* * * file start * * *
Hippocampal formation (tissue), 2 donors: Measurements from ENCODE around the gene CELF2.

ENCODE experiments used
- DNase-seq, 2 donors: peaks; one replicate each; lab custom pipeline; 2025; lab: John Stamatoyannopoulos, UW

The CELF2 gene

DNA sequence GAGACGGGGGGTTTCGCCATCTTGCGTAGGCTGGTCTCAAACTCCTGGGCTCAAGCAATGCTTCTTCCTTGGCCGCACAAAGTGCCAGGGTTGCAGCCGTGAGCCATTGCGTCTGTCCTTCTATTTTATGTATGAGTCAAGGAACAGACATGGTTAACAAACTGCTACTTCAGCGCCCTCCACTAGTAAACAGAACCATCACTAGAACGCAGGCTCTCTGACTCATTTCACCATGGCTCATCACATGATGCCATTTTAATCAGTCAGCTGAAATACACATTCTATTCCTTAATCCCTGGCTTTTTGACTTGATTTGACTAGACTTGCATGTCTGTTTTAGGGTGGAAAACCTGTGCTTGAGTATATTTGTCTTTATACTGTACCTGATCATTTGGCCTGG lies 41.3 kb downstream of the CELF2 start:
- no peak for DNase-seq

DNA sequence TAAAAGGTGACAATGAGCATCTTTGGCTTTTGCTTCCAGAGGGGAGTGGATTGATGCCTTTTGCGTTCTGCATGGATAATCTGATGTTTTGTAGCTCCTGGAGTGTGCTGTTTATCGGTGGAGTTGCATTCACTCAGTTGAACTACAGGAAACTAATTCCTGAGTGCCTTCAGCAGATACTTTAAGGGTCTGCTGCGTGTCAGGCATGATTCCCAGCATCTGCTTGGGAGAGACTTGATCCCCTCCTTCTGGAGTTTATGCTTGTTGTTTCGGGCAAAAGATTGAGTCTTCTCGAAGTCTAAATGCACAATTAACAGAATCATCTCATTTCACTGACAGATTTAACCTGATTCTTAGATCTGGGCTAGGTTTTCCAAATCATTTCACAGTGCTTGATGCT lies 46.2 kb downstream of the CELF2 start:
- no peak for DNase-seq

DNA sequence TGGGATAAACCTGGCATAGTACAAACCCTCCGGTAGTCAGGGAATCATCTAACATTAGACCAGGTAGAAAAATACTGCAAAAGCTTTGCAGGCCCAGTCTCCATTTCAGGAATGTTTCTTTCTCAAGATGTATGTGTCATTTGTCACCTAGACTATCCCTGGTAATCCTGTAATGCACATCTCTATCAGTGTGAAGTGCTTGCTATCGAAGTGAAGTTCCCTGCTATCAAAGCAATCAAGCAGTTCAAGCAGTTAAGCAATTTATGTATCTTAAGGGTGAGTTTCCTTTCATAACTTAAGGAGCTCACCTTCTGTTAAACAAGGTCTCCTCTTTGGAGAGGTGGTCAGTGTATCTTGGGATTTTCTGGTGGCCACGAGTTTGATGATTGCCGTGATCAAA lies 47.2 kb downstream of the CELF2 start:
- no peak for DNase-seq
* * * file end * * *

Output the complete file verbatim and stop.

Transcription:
Hippocampal formation (tissue), 2 donors: Measurements from ENCODE around the gene CELF2.

ENCODE experiments used
- DNase-seq, 2 donors: peaks; one replicate each; lab custom pipeline; 2025; lab: John Stamatoyannopoulos, UW

The CELF2 gene

DNA sequence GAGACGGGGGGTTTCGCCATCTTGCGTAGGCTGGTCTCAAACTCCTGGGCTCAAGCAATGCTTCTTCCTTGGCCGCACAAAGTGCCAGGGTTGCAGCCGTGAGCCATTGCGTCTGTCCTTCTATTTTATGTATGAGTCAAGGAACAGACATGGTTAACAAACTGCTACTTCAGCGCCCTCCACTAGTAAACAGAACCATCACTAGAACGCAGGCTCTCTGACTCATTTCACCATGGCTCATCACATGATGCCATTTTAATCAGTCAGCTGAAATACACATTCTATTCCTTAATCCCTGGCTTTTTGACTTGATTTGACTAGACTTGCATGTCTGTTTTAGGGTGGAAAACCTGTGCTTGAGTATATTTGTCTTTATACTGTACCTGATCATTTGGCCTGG lies 41.3 kb downstream of the CELF2 start:
- no peak for DNase-seq

DNA sequence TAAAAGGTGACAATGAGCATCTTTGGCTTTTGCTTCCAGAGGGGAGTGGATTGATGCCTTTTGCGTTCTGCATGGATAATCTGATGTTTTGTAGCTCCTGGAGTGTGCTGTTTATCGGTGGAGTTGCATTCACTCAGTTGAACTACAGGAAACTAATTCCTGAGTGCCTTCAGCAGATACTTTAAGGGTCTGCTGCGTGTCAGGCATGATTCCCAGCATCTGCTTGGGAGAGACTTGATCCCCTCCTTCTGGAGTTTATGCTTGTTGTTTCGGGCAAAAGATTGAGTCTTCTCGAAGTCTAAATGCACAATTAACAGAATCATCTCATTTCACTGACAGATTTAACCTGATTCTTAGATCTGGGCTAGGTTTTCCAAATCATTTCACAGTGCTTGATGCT lies 46.2 kb downstream of the CELF2 start:
- no peak for DNase-seq

DNA sequence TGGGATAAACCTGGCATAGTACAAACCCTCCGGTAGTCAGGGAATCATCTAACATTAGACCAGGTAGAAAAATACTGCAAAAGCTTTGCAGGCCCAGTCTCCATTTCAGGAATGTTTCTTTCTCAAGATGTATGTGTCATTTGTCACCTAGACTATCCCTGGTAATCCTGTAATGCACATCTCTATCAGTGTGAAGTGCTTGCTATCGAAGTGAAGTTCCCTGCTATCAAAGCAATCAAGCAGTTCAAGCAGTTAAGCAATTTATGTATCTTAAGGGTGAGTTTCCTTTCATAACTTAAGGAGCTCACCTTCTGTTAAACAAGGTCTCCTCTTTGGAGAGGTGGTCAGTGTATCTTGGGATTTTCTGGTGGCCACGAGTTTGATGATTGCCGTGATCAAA lies 47.2 kb downstream of the CELF2 start:
- no peak for DNase-seq